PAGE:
zine, [zeen] noun. 1. abbr. of fanzine; 2. any amateurly-published periodical. Oxford Reference


Thursday, September 13, 2012

Bizarrism #12

from Blackguard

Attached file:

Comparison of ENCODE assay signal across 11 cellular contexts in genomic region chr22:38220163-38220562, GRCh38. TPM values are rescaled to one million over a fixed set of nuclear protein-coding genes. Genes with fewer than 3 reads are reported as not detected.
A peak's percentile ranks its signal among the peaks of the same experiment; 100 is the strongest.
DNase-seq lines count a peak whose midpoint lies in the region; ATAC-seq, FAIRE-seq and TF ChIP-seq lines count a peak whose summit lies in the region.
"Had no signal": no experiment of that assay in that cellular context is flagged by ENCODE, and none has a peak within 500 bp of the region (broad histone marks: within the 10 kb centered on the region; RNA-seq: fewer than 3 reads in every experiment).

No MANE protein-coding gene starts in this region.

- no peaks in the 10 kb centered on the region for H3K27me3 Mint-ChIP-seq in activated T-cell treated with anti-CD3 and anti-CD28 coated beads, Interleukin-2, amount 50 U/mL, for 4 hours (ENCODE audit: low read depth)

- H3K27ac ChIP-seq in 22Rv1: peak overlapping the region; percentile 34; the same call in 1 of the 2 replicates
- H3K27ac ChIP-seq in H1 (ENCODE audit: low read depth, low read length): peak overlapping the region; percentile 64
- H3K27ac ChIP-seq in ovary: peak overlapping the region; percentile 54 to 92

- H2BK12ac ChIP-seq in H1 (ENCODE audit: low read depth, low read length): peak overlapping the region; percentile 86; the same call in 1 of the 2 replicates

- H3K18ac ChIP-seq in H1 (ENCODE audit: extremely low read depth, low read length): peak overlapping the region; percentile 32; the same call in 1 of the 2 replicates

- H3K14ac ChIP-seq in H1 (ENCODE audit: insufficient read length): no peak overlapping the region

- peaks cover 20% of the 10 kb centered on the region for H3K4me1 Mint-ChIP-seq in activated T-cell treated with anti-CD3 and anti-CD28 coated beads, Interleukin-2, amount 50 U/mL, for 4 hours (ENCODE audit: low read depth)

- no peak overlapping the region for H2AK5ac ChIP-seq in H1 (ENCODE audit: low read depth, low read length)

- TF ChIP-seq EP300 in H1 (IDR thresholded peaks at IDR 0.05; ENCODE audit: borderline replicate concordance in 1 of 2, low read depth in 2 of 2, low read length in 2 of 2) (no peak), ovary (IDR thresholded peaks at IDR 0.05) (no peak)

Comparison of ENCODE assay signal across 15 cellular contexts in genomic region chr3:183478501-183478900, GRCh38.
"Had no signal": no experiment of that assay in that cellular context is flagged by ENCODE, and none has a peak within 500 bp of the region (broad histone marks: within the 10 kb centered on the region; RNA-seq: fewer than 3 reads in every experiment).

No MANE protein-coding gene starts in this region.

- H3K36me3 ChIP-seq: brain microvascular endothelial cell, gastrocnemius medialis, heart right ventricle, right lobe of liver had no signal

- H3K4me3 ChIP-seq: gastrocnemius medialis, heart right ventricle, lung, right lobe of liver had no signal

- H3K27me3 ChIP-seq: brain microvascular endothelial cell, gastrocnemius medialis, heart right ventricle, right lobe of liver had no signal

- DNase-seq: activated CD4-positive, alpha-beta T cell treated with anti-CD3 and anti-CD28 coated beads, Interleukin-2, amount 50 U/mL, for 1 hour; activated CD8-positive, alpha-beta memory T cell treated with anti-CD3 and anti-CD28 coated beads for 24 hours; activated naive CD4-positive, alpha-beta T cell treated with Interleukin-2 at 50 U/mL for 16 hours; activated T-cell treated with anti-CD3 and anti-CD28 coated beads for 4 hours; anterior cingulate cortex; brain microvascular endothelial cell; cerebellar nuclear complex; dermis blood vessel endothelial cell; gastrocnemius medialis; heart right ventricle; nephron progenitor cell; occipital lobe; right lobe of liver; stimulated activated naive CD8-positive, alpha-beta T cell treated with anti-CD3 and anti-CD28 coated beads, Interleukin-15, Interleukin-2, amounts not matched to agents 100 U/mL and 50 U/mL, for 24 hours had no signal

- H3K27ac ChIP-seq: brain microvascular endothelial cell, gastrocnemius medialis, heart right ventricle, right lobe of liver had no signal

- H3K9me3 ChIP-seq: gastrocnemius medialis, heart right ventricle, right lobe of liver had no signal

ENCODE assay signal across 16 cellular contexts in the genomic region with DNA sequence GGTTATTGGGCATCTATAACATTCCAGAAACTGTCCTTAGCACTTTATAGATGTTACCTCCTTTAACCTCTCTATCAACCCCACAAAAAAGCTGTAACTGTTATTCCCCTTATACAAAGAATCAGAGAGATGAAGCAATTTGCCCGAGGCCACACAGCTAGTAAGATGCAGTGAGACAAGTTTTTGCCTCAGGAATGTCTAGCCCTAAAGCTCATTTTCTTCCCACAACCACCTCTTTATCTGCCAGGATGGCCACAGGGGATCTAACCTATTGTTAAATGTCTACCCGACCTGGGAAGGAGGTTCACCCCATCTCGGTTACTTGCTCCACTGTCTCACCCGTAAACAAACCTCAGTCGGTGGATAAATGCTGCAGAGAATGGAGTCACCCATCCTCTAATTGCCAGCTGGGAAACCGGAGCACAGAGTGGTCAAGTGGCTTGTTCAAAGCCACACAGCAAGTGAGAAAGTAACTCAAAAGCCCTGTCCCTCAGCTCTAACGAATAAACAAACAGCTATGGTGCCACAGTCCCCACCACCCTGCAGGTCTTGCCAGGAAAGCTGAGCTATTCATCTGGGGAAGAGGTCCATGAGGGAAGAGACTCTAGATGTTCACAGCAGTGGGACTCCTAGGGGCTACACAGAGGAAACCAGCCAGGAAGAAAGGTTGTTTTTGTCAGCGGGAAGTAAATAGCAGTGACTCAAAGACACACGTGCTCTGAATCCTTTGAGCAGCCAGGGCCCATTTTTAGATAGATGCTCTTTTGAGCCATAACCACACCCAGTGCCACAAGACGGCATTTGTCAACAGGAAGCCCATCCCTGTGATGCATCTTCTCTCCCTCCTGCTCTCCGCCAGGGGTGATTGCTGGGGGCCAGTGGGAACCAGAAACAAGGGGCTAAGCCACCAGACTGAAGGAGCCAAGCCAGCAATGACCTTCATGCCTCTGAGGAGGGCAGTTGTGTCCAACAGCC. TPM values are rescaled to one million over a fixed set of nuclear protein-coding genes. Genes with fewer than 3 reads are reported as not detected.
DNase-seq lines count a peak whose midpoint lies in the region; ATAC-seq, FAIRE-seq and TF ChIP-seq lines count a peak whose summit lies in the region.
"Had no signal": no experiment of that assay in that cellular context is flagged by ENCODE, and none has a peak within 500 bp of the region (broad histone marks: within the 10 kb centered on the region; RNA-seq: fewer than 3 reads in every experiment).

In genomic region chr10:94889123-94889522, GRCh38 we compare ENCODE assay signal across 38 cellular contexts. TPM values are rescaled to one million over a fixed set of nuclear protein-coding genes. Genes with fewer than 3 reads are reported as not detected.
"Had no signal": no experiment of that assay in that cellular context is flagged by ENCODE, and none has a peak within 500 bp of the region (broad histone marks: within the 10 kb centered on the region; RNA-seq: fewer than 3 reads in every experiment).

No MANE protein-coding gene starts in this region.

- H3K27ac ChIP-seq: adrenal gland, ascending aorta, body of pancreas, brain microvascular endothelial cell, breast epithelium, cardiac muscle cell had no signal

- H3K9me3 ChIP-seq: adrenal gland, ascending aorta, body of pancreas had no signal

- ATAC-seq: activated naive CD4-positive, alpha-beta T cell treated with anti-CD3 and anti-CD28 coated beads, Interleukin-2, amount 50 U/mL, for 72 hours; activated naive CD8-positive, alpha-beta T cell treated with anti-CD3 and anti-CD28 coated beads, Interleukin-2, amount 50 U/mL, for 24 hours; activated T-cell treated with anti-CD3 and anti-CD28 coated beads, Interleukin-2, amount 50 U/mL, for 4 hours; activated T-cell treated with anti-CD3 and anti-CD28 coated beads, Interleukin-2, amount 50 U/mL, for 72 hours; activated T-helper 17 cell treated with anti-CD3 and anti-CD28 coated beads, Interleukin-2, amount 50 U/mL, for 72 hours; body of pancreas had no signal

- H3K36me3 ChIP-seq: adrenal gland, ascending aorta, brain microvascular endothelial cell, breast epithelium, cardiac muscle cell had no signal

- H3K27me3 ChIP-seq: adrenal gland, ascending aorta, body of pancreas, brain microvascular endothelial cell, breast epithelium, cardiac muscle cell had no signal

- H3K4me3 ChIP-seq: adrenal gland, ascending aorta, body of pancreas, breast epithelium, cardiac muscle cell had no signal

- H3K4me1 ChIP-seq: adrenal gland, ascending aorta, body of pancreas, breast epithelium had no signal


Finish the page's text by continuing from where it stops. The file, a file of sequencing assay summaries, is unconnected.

40 pages, 12" x 8.5", $6.00 Aust/$8.00 World, by Chris Mikul, PO Box K546, Haymarket NSW 1240, AUSTRALIA + cathob [at] zip.com.au I don't think I've written about how I discovered Chris Mikul and his wonderful Bizarrism zine. It was 1995 or 1996 and I was working for a pathology company, driving around picking up blood and urine samples from medical centres and nursing homes. One day as I was driving around in the company's hatchback loaded with bodily fluids and listening to JJJ, Chris was interviewed. He was talking about eccentric Sydney characters and it was so fascinating, then the DJ asked him to let the listeners know how to order a copy of his zine. I screeched hard over to the side of the road, grabbed a pen and wrote down the info and when I got home dashed off a note with five bucks, and the rest is history. This new issue is great as usual, this time around featuring articles about stigmatic Padre Pio; the Grainger Museum at the University of Melbourne (Percy Grainger [1882-1961] was a prodigiously talented pianist, composer, and confirmed sado-masochist); a terrific piece on the history of the Hare Krishnas; vagina tattooist Roderick Mackenzie; 'My Favourite Dictators No. 6 : Mussolini'. ... These days people think they can Google anything to find info, no need to hunt down books, or go out of one's way for research, but that ain't so. As Chris writes about his Mussolini quest: "I thought researching a figure as famous as Mussolini would be a doddle, but this turned out not to be the case..." He ended up reading four books to collect material for his article. And that's another cool thing about Bizarrism - every issue ends with a bibliography of sources for each piece. If you're not hip to Bizarrism yet, now is the time. One of my Top Five Zines.

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